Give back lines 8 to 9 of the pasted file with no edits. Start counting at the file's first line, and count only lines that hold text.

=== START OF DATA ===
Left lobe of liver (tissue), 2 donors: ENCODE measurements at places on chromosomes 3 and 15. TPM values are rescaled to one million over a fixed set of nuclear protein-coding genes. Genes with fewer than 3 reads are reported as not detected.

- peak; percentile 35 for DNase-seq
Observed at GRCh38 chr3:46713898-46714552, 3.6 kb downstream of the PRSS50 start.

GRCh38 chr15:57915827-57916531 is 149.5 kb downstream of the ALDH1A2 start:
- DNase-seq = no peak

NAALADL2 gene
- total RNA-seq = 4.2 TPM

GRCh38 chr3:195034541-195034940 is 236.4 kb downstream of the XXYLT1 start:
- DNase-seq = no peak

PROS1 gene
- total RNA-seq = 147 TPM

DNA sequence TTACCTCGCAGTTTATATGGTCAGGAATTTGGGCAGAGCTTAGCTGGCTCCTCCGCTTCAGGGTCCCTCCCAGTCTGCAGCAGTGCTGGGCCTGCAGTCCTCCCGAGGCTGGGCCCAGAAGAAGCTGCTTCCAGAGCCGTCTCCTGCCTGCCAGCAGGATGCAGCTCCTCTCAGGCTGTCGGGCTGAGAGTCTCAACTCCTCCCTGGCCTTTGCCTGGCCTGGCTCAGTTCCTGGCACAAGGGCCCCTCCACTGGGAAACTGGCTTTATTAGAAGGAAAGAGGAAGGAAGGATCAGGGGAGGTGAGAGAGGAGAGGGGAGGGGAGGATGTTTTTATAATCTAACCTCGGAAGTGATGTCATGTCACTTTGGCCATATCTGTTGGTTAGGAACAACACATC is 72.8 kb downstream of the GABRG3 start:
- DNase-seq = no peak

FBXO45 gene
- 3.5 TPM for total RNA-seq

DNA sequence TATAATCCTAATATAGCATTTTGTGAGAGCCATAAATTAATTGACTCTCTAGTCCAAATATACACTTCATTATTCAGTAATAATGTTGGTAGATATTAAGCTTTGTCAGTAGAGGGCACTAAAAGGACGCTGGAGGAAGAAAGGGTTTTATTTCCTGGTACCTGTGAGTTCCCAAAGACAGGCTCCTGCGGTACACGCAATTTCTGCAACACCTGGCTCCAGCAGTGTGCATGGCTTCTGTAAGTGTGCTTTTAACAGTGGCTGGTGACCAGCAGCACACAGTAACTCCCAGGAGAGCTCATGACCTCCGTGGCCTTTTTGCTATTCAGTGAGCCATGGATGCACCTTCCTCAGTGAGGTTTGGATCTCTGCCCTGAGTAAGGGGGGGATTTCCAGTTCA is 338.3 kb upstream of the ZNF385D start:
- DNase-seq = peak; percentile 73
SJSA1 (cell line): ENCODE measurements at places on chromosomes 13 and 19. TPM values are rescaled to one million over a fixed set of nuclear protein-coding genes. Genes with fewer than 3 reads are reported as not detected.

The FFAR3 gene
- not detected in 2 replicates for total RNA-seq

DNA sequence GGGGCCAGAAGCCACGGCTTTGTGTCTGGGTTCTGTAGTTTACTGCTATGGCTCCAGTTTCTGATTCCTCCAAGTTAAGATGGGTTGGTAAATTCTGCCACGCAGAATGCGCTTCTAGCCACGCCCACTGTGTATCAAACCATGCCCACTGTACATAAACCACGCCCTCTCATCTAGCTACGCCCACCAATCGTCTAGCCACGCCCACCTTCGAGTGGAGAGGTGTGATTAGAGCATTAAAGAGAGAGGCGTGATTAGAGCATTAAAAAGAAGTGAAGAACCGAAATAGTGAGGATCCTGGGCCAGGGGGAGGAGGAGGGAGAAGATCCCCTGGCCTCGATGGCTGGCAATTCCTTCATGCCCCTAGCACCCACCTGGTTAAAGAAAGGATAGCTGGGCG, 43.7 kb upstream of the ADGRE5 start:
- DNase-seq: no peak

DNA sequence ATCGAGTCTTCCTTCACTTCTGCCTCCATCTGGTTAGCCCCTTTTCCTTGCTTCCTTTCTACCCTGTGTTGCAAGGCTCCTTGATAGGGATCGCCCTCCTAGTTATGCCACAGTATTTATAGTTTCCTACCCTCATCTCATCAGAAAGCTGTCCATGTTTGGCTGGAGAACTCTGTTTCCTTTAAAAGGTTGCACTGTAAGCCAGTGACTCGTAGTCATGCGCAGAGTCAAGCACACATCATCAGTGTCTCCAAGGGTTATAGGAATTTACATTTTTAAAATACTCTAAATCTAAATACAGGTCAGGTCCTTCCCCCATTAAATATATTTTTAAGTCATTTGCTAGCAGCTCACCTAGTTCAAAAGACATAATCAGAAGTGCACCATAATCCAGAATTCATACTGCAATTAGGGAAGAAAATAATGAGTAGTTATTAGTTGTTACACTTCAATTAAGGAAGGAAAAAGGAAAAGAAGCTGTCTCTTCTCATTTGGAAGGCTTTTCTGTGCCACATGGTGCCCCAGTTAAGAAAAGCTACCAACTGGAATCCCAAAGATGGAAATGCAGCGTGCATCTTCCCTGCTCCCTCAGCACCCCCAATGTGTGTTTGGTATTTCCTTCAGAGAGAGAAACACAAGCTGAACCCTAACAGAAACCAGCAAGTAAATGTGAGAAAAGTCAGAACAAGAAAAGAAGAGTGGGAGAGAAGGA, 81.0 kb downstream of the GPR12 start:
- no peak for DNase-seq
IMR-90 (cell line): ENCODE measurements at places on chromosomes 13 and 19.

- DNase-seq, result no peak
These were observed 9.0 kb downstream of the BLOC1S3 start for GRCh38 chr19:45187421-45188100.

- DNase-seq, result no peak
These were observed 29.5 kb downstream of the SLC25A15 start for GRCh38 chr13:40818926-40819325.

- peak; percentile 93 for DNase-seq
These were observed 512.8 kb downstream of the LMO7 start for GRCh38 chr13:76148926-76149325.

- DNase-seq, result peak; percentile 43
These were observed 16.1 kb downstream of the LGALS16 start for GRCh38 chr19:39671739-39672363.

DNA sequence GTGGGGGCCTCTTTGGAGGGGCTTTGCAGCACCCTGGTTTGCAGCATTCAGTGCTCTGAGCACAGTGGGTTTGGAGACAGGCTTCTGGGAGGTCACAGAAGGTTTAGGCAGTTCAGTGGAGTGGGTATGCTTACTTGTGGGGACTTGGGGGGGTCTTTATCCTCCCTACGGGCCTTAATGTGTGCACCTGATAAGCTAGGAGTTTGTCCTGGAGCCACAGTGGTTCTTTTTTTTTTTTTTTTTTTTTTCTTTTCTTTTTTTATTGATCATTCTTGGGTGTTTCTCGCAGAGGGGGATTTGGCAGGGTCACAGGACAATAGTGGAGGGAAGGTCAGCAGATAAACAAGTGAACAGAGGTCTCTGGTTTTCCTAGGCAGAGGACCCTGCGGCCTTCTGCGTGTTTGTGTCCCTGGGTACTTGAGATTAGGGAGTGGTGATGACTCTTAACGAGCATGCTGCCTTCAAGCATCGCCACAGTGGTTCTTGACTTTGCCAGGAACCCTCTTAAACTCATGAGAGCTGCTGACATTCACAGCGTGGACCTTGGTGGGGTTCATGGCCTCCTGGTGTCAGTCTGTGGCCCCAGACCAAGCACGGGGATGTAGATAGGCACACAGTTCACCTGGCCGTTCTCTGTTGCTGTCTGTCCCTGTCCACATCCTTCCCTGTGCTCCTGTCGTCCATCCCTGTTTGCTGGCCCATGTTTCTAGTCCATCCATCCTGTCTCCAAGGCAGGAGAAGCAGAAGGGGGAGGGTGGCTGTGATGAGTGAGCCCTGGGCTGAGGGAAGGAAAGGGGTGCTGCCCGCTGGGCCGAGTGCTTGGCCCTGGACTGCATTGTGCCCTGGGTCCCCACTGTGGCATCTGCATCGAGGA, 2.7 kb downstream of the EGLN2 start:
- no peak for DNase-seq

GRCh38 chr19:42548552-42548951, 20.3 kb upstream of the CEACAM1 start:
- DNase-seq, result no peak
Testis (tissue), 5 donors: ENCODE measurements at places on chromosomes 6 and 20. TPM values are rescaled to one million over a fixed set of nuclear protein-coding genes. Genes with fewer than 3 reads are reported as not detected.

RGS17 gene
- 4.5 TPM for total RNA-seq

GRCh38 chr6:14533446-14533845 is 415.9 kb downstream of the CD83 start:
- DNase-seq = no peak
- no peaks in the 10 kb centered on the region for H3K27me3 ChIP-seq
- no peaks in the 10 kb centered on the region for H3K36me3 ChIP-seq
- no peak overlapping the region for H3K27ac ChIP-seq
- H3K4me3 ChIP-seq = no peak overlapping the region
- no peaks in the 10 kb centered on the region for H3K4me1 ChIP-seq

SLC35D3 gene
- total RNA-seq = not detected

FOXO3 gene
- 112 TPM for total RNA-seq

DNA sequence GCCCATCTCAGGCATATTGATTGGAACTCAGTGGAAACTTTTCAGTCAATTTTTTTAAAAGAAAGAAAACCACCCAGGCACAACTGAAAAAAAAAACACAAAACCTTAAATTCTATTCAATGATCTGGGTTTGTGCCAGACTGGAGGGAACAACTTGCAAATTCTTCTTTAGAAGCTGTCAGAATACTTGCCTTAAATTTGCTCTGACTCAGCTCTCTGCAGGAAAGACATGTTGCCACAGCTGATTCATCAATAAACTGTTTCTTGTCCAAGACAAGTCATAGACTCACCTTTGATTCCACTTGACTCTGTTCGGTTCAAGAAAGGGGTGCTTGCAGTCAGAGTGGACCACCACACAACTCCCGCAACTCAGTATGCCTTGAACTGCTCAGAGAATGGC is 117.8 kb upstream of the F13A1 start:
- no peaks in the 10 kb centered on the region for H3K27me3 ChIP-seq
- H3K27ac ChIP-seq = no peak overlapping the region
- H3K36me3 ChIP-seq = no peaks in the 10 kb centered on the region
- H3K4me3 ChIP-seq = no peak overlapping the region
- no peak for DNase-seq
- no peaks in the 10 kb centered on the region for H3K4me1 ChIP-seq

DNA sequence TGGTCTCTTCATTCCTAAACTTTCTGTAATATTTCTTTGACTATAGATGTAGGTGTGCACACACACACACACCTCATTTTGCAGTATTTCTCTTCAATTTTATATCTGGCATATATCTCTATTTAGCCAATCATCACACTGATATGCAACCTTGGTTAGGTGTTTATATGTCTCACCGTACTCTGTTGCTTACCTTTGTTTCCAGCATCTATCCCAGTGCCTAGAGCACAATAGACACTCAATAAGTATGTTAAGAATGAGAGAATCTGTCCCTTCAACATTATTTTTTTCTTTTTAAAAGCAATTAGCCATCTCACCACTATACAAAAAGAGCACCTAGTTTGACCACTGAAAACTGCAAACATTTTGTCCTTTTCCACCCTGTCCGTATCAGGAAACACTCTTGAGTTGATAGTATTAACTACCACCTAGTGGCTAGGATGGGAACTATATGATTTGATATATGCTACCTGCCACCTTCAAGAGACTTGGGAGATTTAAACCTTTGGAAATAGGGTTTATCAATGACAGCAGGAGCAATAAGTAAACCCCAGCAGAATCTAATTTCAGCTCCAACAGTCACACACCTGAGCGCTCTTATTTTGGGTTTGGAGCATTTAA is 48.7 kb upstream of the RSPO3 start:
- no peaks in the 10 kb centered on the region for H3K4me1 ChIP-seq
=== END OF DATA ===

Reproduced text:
GRCh38 chr3:195034541-195034940 is 236.4 kb downstream of the XXYLT1 start:
- DNase-seq = no peak